- Ingvard Ashby
Editor’s note: This article is part of a collaborative project about homelessness in Oklahoma City by The Curbside Chronicle, Oklahoma Gazette and Big If True. This project is funded through a grant by Inasmuch Foundation and Ethics & Excellence in Journalism Foundation facilitated by the Center for Cooperative Media at Montclair State University.
When D’Metryus Lacopo, 24, got an apartment with his husband in December, it was a major triumph. Not only would they have a space to make their own, but also they were ending a struggle of sleeping on the streets, in parking garages and in their car.
“As a married couple, it’s really hard to feel married when you’re not allowed to sleep in the same bed or give each other a kiss, and we weren’t allowed to do that at the shelter,” he said. “I’m also transgender, and it makes it really difficult for me to just exist in a space that I don’t know for a fact is completely safe, and while Sisu is really good about making sure that people who come in are respectful of people, you don’t always know exactly who you’re talking to. Everyone you’re interacting with, you’ve met in the last month or so. Feeling comfortable changing, taking a shower, even using the restroom is really difficult.”
Sisu Youth Services is a local nonprofit focusing on providing services and assistance to youth experiencing homelessness. Lacopo said that when he was homeless, he felt there weren’t enough resources for LGBTQ+ youth. He’s currently a student at Rose State College, with the goal of becoming a social worker.
“I was homeless throughout most of my first semester, but when I was in school, I didn’t feel homeless. I felt like a student,” Lacopo said. “It was a way to get away from the fact that you’re sleeping in a car. It was a way to get away from the fact that I didn’t know when I was going to be eating next.”
—D’Metryus Lacopo tweet this
In the past, Lacopo was counted as homeless during the annual survey, but he was a volunteer this year. He shared his story at an event connected to the city’s 2020 Point in Time Count, which took place all day Jan. 23.
Before there was any sign of the sun, more than 80 volunteers arrived at Homeless Alliance’s day shelter to help with the count.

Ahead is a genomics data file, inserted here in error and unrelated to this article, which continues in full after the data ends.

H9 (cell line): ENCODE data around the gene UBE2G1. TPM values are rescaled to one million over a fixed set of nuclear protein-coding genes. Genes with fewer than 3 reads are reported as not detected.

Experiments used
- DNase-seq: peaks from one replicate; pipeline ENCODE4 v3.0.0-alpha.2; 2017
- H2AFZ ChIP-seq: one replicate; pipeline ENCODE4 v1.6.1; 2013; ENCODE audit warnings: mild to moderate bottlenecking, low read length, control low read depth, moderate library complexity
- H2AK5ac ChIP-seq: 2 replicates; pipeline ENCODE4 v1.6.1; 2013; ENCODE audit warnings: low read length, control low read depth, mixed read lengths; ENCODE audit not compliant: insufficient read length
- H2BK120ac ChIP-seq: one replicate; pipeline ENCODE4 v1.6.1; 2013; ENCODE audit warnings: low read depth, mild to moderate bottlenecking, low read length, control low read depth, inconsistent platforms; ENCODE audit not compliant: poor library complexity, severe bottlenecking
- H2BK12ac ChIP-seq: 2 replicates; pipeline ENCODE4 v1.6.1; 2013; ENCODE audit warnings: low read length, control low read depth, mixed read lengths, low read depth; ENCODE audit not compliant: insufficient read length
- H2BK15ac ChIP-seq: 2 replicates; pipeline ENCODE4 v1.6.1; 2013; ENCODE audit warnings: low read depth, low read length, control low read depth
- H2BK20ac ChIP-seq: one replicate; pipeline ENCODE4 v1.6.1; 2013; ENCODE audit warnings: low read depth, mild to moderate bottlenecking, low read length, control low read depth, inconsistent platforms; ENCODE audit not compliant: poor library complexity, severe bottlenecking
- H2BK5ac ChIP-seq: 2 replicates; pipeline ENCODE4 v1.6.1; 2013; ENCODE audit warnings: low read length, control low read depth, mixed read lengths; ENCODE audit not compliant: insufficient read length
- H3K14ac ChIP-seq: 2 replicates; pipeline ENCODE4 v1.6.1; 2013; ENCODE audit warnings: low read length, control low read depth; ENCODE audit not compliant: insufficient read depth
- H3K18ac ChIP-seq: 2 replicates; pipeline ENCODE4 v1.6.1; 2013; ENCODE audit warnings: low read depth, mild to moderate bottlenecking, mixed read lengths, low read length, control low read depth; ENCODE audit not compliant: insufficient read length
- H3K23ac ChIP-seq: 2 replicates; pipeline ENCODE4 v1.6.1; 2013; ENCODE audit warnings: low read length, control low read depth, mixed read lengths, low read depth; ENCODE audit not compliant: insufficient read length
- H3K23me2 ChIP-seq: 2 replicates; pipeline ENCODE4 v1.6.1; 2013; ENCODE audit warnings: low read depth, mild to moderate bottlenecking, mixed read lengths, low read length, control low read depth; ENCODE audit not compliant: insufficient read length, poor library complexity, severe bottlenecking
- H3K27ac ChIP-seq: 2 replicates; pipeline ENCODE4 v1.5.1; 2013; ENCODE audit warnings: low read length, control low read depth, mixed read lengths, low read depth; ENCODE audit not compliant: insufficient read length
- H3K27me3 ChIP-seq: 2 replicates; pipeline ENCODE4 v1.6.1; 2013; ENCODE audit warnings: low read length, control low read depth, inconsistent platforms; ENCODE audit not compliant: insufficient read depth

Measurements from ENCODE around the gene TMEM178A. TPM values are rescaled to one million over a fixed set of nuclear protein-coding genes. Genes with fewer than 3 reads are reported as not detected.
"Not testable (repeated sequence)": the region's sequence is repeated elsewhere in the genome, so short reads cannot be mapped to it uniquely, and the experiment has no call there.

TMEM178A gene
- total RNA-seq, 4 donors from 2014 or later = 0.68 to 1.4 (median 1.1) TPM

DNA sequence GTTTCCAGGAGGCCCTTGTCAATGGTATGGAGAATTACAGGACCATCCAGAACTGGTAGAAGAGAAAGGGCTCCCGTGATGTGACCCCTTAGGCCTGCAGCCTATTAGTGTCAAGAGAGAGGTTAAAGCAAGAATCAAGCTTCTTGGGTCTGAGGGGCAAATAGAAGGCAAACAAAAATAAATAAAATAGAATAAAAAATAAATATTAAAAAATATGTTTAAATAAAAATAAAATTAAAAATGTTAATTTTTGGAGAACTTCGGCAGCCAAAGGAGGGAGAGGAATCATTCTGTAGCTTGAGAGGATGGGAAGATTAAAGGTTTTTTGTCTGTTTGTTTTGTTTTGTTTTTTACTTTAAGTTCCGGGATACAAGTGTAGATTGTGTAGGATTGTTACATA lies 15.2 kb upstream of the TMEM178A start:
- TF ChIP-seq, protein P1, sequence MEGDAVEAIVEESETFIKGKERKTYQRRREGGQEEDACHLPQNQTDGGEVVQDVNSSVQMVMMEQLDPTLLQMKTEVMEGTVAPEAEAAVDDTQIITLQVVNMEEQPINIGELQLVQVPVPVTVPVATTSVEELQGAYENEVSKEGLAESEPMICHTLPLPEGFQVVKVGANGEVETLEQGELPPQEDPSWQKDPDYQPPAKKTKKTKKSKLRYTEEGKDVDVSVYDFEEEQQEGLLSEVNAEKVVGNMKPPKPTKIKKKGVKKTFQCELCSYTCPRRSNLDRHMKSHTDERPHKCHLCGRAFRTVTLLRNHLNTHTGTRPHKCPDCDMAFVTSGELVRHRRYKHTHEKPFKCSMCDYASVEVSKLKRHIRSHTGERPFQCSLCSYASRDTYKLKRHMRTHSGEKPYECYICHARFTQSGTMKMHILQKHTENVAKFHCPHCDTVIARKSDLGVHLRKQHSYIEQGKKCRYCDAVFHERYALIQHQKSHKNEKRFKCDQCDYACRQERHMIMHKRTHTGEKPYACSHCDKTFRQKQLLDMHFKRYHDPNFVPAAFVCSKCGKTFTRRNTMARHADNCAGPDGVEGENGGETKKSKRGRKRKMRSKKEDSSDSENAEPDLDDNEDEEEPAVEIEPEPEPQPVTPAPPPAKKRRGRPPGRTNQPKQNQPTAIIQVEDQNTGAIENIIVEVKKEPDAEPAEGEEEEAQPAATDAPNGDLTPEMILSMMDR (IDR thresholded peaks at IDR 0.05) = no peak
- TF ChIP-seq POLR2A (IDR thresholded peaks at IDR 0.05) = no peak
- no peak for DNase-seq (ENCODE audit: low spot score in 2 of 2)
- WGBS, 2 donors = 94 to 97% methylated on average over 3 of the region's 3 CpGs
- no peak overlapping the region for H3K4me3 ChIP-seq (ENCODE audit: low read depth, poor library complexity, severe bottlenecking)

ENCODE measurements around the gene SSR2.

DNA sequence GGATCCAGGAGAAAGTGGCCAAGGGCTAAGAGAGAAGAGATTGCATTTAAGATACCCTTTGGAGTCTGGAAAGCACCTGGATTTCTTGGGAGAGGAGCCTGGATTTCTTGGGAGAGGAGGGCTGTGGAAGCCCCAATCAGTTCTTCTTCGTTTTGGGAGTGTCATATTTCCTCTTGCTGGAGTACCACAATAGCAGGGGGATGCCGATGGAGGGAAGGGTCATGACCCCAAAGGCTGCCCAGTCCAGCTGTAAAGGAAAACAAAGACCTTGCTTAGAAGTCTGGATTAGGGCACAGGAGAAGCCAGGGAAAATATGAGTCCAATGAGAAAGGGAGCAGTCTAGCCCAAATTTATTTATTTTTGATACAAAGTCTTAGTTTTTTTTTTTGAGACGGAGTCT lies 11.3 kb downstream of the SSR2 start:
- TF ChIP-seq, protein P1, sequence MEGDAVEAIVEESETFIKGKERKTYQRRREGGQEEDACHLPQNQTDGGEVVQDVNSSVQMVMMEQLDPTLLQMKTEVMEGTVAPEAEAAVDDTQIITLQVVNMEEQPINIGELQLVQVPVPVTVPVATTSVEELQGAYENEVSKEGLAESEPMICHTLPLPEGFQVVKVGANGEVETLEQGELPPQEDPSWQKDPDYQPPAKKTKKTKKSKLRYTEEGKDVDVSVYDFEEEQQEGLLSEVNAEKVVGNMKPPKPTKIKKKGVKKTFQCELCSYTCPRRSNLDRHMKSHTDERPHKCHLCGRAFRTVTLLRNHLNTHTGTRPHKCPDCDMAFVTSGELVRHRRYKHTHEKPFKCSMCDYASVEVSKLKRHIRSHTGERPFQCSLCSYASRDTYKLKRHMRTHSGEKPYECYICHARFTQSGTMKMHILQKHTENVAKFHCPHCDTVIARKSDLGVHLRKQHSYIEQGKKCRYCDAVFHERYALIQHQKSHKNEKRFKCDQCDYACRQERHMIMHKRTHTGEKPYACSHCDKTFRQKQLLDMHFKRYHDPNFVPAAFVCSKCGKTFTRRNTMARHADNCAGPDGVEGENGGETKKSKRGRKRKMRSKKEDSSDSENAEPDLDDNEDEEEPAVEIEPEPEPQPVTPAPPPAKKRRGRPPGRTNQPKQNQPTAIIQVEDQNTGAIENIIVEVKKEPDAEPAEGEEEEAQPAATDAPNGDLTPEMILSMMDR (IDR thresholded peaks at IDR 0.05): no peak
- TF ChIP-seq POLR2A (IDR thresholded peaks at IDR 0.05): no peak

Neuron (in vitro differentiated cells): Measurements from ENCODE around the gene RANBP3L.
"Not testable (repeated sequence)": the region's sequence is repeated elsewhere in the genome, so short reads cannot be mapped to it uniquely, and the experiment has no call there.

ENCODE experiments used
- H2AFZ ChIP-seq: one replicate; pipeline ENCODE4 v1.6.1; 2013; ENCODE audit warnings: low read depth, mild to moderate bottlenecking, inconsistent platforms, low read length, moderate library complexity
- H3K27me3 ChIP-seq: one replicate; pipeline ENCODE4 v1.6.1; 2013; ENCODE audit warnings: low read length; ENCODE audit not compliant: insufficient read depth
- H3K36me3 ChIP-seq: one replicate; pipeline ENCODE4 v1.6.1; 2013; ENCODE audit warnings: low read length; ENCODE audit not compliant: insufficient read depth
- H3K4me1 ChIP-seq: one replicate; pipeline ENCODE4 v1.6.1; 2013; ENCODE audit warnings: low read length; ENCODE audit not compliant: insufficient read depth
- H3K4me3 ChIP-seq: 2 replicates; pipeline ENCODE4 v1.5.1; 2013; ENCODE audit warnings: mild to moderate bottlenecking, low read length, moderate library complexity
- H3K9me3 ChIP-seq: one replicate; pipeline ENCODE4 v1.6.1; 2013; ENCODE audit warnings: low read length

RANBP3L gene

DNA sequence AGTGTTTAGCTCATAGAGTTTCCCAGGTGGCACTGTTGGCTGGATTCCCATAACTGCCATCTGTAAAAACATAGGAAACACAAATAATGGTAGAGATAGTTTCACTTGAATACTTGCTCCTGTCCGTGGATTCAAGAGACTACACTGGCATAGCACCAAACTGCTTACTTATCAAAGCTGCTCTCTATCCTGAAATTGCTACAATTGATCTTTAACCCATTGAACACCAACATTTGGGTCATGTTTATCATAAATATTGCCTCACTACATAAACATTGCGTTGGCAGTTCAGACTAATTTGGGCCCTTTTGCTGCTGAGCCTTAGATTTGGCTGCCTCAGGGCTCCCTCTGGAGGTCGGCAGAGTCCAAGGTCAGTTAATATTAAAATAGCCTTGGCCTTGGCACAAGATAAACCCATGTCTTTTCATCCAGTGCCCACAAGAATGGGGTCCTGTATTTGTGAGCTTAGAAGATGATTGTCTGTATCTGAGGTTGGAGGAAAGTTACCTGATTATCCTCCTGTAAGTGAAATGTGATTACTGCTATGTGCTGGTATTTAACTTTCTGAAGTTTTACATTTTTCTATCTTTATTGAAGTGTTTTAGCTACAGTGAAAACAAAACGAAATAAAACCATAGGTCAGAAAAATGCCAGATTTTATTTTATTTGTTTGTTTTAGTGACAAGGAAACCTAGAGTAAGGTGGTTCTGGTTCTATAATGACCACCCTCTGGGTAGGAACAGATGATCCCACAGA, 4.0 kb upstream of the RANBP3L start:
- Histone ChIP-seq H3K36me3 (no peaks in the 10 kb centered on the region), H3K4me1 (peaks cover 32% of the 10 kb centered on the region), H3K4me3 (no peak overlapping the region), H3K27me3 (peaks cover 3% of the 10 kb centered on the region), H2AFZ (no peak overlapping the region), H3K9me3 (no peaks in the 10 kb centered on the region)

By 4 a.m., 16 teams spread across the city to count and survey people of all ages sleeping on the streets. Other volunteers did the same across city shelters, libraries, churches and meal sites throughout the day. In an effort to better count youth experiencing homelessness, almost 40 volunteers also hosted an event where young people could get services, food and incentives to take the survey.
- Nathan Poppe / The Curbside Chronicle / provided
- Officials say the 2020 Point in Time Count for people experiencing homelessness was the most organized it has ever been.
The count and survey results, which represent an estimate of the number of residents experiencing homelessness throughout the community, are submitted to the U.S. Department of Housing and Urban Development to determine what funding cities will get to address homelessness. This is required at least every other year for cities that receive federal funding for homeless assistance programs.
Last year’s survey identified about 1,300 people on the day of the count, including children, who were experiencing homelessness in Oklahoma City. About 1 in 5 were chronically homeless, a group that is most likely to use emergency rooms, be hospitalized and frequently interact with law enforcement.The count helps provide a snapshot of the scope of homelessness in Oklahoma City but isn’t an exclusive measuring tool. Numbers from the count only represent a portion of the actual homeless population, which is much higher. In fact, 11,278 people received homeless services in the city in 2018, according to the Homeless Management Information System.
Planning the count
Jerod Shadid, homeless services program planner for the City of Oklahoma City, said they begin planning and preparing for the count about six months out. Officials start by reviewing a map that shows the location of various camps throughout the city. The map is broken into sections to determine the amount of teams needed in the morning.